CAP’s ‘Honey Badger Award 2020’ honors CVHEC for pre-AB 705 success
The Central Valley Higher Education Consortium was honored in February 2020 with the California Acceleration Project’s Honey Badger Award for its early role in implementing Assembly Bill 705 that helped remove barriers to college completion by transforming placement and remediation practices at 14 of its member community colleges.
Presented at the California Acceleration Project (CAP) regional conference February 28 in Sacramento, the award acknowledged CVHEC’s early implementation efforts even prior to enactment of the bill.
Enacted in 2018, the state legislation restricts colleges from requiring students to enroll in non-transferable English and math courses that lengthens their time to attain a degree. AB 705 guides colleges toward corequisite models in which students receive additional concurrent support during the same semester that they take a transfer-level English or mathematics course.
At its annual summit in October 2016, the CVHEC Board of Directors, which is made up of the region’s 27 college and university presidents and chancellors, launched its move to implement corequisite measures at member valley community college campuses as documented in a report by CAP commissioned by the Campaign for College Opportunity, “GETTING THERE: Are California Community Colleges Maximizing Student Completion of Transfer-Level Math and English?” This regional progress report examined AB 705 implementation at 47 community colleges in the Central Valley, the Inland Empire and greater Los Angeles.
“The CVHEC board came to understand that transforming placement and remediation was critical to their larger effort,” the report said. “They set goals for implementing corequisite models and enlisted partners like Complete College America, the Charles A. Dana Center, and the California Acceleration Project to lead summits and workshops for Central Valley faculty and administrators.
“By the time AB 705 came along, the region was primed for action,” the Campaign report declared.
Dr. Benjamin Duran, CVHEC executive director and Merced College President Emeritus, said in the Getting There report, “More and more colleges in the Central Valley are realizing the importance of AB 705. They’re recognizing that, because of these changes, children of doctors and children of farmworkers could all have the same shot at succeeding at a community college or CSU.”
Duran credited Central Valley faculty and administrators for their work in implementing corequisite measures before and after AB 705 with the support of CVHEC, which was founded in 2002 to improve the college-going culture in the consortium’s nine-county region from San Joaquin to Kern counties.
The consortium’s corequisite movement also took center stage at its 2018 CVHEC Education Policy and Legislative Summit featuring discussions about AB 705 and the California State University Executive Order (EO) 1110. Issued in 2017, CSU Chancellor Timothy White’s order eliminated non-credit-bearing developmental courses in written communication and math/quantitative reasoning and required campuses to provide new types of course models to help students succeed in entry-level college courses. EO 1110 also eliminated the use of the English Placement Test (EPT) and Entry-Level Mathematics (ELM) exam.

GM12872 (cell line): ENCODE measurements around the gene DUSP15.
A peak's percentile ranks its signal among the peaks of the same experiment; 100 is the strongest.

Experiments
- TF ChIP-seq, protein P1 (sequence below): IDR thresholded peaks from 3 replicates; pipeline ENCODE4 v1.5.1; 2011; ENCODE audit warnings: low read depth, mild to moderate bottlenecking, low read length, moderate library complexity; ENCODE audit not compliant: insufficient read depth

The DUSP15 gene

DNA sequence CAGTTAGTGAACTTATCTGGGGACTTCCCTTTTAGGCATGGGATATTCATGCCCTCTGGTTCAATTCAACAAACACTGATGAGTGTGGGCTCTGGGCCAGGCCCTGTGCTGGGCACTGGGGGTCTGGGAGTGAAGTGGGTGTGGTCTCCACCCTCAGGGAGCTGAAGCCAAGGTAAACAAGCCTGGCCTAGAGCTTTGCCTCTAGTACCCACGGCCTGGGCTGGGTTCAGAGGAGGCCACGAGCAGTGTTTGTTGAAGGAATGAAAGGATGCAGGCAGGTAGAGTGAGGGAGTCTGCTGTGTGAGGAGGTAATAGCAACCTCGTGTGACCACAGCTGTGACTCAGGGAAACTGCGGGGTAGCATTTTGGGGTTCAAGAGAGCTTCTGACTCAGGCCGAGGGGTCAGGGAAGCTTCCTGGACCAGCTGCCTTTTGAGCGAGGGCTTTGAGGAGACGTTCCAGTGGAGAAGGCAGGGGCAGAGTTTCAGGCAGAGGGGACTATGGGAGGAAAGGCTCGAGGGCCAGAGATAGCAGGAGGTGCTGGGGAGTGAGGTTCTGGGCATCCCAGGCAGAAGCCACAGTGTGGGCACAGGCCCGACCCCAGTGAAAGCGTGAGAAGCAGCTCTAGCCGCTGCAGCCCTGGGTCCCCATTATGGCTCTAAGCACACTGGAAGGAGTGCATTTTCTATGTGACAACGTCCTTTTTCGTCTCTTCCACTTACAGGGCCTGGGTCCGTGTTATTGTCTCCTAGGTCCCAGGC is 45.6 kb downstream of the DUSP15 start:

CVHEC media contact: Tom Uribes • firstname.lastname@example.org • 559.348.3278
The Central Valley Higher Education Consortium (CVHEC) is a 501(c)3 incorporated non-profit organization comprised of 27 accredited public and private colleges, universities, and community college district members in California’s nine-county region (San Joaquin to Kern counties). CVHEC serves as the convener and facilitator of technical support experts as needed by its members and executes the policy objectives of the CVHEC Board that is made up of the presidents and chancellors of the member institutions. A key CVHEC objective is to increase the Central Valley’s certificate and degree attainment rates.
The Campaign for College Opportunity is a California nonprofit organization devoted to ensuring that the next generation of college-age students in California has the chance to go to college and succeed. The goals of The Campaign are to substantially increase the number of students attending two- and four-year colleges in the state and to significantly impact the rate that students succeed and achieve their postsecondary education objectives. The Campaign was founded by the California Business Roundtable, the Mexican American Legal Defense and Educational Fund (MALDEF) and the Community College League of California in 2003.
The California Acceleration Project was founded in 2010 by two community college teachers who wanted to do something about the poor outcomes of students placed into remediation. The faculty-led professional development network supports the state’s 114 community colleges in the campaign to implement reforms that substantially increase student completion of transferable, college-level English and math requirements, a critical milestone on the path to degrees and transfer. These include using high school grades in placement, replacing traditional remedial courses with corequisite models, tailoring math remediation to students’ program of study and teaching with high-challenge, high-support pedagogy in English, math and ESL. CAP is funded through grants from the James Irvine Foundation, the College Futures Foundation and the Bill and Melinda Gates Foundation. The Foundation for California Community Colleges is CAP’s fiscal sponsor.